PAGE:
Monday, August 14, 2006

The Long Island Homeowners Insurance Mess Continues

It's been a couple of weeks since I actually have had the time to post here on the blog. Our office has been swamped with calls and visits. The chief reason this time is that another homeowners insurance carrier has pulled out of Long Island.

This time it's a carrier who specialized in waterfront property, and rather than make a decision to gradually lower their concentration of customers on Long Island for home insurance, as Allstate did, this company was put into receivership by the Texas Department of Insurance and was required to cancel ALL their policies in New York as of August 24, 2006.

The company, Vesta Insurance otherwise known as Shelby Casualty was a relative newcomer, having only entered the home insurance market in the past few years. But almost all their policies were for homes right on the water, and so between that and the fact that they all are running out the same day, it's been hectic for all agents trying to find other carriers. About 8600 homeowners insurance policies were affected.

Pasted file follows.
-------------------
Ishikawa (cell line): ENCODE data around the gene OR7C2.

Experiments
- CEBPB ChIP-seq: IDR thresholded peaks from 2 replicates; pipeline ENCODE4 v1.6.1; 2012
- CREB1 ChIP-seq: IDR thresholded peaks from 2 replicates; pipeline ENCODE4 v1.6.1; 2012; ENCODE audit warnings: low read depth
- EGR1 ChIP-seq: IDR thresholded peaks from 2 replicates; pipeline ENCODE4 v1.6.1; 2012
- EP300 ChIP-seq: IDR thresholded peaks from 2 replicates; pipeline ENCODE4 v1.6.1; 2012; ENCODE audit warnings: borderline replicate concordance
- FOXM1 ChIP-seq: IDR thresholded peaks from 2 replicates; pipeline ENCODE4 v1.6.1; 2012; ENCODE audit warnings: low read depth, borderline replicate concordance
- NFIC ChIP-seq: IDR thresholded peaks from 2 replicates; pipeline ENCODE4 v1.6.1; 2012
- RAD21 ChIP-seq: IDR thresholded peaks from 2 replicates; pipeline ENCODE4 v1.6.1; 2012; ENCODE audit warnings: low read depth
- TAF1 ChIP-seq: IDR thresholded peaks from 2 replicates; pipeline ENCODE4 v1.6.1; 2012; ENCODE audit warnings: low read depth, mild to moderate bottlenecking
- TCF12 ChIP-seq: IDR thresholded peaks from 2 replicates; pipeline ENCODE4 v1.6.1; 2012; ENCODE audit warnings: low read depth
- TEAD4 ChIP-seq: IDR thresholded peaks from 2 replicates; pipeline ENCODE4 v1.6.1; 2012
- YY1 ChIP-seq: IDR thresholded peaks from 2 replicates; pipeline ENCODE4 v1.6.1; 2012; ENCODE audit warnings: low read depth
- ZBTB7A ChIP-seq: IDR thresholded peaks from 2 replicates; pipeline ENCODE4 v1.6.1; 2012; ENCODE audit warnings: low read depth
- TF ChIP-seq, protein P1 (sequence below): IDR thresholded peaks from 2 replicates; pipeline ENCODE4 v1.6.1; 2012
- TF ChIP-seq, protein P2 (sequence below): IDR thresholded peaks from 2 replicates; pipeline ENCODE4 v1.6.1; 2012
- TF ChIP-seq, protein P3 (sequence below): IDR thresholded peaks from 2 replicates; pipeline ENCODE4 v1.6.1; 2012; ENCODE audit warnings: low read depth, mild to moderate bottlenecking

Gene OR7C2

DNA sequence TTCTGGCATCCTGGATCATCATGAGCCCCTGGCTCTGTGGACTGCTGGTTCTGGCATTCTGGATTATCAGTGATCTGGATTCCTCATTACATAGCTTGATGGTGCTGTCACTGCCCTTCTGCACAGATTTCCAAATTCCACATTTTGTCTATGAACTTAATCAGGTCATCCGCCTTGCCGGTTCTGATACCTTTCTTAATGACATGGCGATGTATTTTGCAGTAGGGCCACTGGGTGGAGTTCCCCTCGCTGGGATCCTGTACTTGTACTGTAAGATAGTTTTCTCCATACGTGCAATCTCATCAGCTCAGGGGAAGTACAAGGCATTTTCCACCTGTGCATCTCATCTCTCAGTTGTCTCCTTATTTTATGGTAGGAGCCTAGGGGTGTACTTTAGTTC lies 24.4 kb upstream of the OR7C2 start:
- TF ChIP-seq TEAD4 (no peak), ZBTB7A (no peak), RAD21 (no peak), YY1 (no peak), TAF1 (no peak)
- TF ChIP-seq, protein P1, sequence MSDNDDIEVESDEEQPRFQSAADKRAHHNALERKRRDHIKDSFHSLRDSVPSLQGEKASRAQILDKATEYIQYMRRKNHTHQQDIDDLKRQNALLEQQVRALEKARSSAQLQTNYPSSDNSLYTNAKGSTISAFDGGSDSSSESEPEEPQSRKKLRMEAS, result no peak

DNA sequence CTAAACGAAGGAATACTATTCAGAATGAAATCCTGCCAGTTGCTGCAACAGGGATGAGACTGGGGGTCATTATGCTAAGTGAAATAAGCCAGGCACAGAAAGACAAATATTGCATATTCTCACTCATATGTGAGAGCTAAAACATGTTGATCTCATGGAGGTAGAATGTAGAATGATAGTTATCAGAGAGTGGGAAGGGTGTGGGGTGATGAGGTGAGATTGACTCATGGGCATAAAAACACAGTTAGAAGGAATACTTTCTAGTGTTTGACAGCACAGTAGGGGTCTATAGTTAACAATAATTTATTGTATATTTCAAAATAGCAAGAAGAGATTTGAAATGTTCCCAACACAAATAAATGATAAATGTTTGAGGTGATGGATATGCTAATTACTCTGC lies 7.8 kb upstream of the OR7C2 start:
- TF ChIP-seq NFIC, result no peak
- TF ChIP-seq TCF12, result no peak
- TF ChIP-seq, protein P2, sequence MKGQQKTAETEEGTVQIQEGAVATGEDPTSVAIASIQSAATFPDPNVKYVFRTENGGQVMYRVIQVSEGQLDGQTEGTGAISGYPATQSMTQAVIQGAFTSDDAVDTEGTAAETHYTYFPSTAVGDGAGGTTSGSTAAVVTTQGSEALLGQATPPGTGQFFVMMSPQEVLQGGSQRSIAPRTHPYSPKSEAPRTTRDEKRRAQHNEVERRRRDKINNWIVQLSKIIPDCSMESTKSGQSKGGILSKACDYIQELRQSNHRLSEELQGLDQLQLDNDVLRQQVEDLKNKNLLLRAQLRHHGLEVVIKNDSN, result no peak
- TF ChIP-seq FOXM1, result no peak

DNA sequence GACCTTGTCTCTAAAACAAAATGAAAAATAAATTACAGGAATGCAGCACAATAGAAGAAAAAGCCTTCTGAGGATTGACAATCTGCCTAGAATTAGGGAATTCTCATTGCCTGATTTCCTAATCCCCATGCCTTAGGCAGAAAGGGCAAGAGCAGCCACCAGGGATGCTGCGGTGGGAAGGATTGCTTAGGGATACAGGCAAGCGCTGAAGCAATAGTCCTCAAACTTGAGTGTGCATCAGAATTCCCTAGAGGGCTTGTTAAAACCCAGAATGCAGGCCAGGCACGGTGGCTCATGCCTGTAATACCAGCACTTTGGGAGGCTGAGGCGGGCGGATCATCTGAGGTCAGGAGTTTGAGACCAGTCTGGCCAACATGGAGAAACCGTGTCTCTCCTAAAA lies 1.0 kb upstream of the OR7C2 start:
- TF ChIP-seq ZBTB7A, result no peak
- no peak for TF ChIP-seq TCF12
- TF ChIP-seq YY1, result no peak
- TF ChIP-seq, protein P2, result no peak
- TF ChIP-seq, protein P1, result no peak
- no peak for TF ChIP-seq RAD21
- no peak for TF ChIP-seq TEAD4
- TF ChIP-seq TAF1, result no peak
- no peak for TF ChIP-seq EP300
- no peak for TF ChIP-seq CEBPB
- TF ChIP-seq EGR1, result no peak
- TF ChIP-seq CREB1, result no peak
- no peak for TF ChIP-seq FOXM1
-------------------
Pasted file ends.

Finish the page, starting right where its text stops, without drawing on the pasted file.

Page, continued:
On the plus side, recent analysis of weather patterns now suggests that we may NOT be in for a more active storm year than usual, and that the chances of a Katrina-sized storm hitting us this year may actually be lower than normal. This is good news, but it still does not mean that there is NO chance, and it looks like when (not if) such a storm does hit, the dislocation in the Long Island insurance market is going to be tremendous.

Meanwhile there was a good opinion piece in this past Sunday's Newsday considering whether hurricane/windstorm needs to be put in the same category as flood insurance, unemployment, and several other key types of insurance that are considered potentially so large that only the government has the resources to assume the risk, based on their taxing power.

This article is fine as far as it goes, though it does not get into the fact that building codes also need to be changed, people need to take proactive steps to protect their property, and a number of other issues need to be addressed. This problem is not going to go away, and it's not going to be solved simply by insurance or government support of insurance carriers.

As always, for more information on flood insurance and homeowners insurance on Long Island, visit our sites at and